Thankful For Your Family…. Business?
Landscaping businesses are often family endeavors. While this can combine the best of both worlds (personal and professional), it isn’t always smooth sailing. Click here to read more.
Plant roots need air in the soil and good drainage. In their absence, root systems will be shallow and weak. In lawns, signs of compacted soil include poor drainage (puddles), excessive weeds despite the use of good weed controls and poor grass growth despite good maintenance practices.
When the soil is compacted, nutrients and water are slow to get to the roots, further weakening the plants. Soil compaction is a problem in high traffic areas or where heavy equipment has been used for construction, grading or even mowing.
An effective tool should produce holes at least three quarters of an inch in diameter and penetrate three inches deep. Also, the plugs should be no more than three inches apart, approx. 20-40 holes in every square foot. The holes allow for air, rain and nutrients to penetrate the soil better. It also gives the roots room to grow and encourages growth of beneficial soil microorganisms. This stimulates root growth and prevents thatch build-up.
Because aerating creates quite a few openings in the lawn, it is best done from late-August to mid-September, when lawns are less susceptible to weeds and the ground is moist without being drenched. If its late fall, make sure to do it early enough that the turf has at least 30 days to recover before the soil freezes and winter sets in.
You can also aerate in spring when the ground is cool but not waterlogged. The idea is to allow your lawn to heal from this process. Aerating in the middle of a hot summer is not advised.
The lawn will look rough for a few weeks. Leave the cores on the surface to dissolve over the next few weeks. The soil in the cores contains millions of microorganisms that help digest thatch naturally, creating a healthier lawn.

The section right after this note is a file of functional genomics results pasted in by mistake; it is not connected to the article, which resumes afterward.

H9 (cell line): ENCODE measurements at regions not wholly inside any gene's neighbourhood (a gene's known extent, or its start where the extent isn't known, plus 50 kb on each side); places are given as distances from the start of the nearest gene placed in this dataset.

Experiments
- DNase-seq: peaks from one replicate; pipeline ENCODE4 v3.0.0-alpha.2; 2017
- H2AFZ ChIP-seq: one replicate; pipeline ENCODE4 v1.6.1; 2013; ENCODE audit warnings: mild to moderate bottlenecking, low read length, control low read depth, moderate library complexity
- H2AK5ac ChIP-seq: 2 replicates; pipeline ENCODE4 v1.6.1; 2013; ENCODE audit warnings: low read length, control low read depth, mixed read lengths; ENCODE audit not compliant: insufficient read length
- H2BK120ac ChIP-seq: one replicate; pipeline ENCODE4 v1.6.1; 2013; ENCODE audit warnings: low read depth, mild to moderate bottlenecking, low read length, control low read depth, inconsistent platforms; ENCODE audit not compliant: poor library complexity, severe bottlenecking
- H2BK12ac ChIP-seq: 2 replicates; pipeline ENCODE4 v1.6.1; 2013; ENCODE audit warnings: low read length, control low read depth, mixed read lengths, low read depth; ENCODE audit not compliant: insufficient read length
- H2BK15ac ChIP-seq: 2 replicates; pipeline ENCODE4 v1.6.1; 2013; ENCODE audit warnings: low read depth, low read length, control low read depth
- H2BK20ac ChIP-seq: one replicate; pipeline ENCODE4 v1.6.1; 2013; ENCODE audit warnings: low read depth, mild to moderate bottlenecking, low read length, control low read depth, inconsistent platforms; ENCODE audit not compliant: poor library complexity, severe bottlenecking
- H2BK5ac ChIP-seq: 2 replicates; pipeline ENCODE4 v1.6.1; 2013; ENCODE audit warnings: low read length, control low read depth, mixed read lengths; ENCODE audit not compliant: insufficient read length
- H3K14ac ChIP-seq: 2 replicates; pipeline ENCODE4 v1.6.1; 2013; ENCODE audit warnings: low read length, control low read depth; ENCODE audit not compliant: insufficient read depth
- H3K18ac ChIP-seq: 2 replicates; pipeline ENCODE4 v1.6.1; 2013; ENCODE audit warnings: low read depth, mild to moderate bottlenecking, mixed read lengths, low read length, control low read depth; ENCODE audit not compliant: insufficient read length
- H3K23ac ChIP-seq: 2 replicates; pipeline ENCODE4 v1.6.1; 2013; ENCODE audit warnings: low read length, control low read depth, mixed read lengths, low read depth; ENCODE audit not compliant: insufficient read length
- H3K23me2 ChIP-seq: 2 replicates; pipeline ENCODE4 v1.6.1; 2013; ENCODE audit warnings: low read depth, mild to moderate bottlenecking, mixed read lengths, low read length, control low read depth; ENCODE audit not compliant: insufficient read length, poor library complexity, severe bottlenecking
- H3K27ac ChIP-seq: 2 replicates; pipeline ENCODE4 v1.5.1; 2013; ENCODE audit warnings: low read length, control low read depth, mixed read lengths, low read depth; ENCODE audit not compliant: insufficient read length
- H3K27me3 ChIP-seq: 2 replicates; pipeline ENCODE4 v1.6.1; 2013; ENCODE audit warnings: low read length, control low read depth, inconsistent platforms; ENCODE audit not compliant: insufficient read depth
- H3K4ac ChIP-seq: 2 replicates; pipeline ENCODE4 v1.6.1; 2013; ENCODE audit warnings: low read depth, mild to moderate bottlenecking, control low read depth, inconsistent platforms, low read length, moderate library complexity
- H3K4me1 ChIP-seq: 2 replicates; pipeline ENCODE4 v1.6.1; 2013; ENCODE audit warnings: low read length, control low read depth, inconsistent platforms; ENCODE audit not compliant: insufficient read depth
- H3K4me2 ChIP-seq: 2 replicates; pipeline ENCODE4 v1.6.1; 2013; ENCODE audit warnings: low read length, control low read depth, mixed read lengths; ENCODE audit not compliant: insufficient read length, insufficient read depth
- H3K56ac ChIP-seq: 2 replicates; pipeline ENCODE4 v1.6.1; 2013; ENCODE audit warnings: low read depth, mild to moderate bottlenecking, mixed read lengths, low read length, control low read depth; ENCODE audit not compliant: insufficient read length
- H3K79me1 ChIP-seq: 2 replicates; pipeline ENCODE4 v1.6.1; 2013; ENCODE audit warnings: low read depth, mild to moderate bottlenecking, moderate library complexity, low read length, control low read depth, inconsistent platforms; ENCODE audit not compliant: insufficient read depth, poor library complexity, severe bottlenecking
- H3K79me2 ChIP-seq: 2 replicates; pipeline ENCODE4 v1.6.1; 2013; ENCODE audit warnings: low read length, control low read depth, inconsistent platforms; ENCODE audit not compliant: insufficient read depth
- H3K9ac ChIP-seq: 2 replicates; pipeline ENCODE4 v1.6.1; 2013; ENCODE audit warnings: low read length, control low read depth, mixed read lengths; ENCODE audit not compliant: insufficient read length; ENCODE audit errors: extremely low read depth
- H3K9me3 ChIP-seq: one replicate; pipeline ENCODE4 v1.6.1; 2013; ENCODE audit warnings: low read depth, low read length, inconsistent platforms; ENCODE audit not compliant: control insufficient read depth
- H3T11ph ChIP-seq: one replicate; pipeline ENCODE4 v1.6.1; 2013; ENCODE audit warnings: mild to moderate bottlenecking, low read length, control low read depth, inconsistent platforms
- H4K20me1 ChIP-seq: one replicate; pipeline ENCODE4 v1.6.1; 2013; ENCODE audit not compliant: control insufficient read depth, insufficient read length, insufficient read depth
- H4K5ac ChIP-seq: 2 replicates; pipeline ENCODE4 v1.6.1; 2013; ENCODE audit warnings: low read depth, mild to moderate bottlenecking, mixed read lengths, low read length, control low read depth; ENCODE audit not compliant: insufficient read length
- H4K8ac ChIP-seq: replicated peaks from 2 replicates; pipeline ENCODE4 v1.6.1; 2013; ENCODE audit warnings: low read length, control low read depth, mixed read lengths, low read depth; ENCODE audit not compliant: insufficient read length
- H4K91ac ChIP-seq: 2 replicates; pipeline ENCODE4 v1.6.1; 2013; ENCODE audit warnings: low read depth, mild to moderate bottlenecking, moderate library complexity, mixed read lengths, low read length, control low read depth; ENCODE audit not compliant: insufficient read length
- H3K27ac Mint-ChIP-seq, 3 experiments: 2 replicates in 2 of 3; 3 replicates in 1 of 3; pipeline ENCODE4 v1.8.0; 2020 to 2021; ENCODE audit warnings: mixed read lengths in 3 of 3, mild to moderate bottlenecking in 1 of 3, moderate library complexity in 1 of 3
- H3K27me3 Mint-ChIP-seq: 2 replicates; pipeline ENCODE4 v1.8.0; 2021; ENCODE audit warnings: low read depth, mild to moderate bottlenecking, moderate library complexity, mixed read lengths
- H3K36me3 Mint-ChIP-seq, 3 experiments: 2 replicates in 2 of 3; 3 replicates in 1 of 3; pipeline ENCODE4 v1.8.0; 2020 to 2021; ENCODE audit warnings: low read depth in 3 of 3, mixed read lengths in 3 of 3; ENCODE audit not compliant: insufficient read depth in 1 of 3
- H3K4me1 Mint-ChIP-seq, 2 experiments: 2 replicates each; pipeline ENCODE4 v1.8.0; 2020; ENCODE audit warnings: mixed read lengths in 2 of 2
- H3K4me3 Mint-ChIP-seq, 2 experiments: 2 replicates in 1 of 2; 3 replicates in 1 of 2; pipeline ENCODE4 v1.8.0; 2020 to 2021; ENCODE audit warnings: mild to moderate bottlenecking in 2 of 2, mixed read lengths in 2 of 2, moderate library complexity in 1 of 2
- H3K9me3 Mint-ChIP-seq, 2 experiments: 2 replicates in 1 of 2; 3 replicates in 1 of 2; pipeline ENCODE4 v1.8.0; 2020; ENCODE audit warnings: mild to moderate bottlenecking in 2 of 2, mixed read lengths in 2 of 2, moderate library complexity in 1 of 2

If we have a long dry period after core aerating, run the sprinkler to help break down the cores. Another way to help disolve them faster is to run the mower over them, (Sharpen your blades when done). Avoid using aerators that are simply rollers with spikes. They just push soil aside, adding to the compaction problem.
The down side of core aeration is that it also brings up quite a few weed seeds from the soil bank. You may want to consider using a pre emergent weed control in the spring to minimize the weed problem.
I love the people on here, and there are some, that argue that core aeration does nothing for thatch. Sorry, but t does, matter of fact it does MORE for combatting thatch than any power-rake "dethatcher" could ever do. Customers are also tough to convince of this that are "old school" and think that power rake is the best thing next to sliced bread.
Pull the plugs with the machine and let them break down. If you or the customer dosn't want them laying there, which IS a problem with clay soils, the mud you track around, espically if hey have pets, is a big deal. Let the plugs dry out after you aerate and come back and run over the lawn with a slicer. that will break up the plugs and also the slicer will help cut into the thatch and help water and air to penetrate it.
I avoid power raking as much as possible. Just don't believe in it.